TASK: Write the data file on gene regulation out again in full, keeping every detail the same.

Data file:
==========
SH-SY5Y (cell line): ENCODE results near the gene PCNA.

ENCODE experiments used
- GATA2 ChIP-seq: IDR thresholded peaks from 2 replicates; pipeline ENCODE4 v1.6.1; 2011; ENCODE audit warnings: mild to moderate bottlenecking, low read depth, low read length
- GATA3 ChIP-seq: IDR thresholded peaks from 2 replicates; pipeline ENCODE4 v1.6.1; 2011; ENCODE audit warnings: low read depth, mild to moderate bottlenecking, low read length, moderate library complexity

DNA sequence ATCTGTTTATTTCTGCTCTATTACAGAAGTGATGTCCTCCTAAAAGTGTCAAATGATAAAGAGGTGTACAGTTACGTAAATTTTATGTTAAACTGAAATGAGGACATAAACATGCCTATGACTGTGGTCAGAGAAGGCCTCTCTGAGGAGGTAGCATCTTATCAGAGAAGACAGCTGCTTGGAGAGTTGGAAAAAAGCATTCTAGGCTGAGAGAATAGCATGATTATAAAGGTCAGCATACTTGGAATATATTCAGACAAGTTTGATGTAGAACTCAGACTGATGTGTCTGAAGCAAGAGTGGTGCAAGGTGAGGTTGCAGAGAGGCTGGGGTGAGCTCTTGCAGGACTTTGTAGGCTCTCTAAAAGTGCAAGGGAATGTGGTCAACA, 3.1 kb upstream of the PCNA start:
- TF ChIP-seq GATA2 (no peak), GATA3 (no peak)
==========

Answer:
SH-SY5Y (cell line): ENCODE results near the gene PCNA.

ENCODE experiments used
- GATA2 ChIP-seq: IDR thresholded peaks from 2 replicates; pipeline ENCODE4 v1.6.1; 2011; ENCODE audit warnings: mild to moderate bottlenecking, low read depth, low read length
- GATA3 ChIP-seq: IDR thresholded peaks from 2 replicates; pipeline ENCODE4 v1.6.1; 2011; ENCODE audit warnings: low read depth, mild to moderate bottlenecking, low read length, moderate library complexity

DNA sequence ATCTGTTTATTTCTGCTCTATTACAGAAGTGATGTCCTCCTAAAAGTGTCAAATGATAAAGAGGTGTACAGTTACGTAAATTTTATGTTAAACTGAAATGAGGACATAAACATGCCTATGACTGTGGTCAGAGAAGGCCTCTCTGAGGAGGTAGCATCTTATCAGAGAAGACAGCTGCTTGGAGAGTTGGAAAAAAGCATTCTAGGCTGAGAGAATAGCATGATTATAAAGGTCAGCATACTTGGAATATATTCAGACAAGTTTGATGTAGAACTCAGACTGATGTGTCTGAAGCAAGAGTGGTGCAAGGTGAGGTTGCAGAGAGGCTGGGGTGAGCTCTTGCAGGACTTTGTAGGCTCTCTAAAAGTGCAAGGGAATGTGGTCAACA, 3.1 kb upstream of the PCNA start:
- TF ChIP-seq GATA2 (no peak), GATA3 (no peak)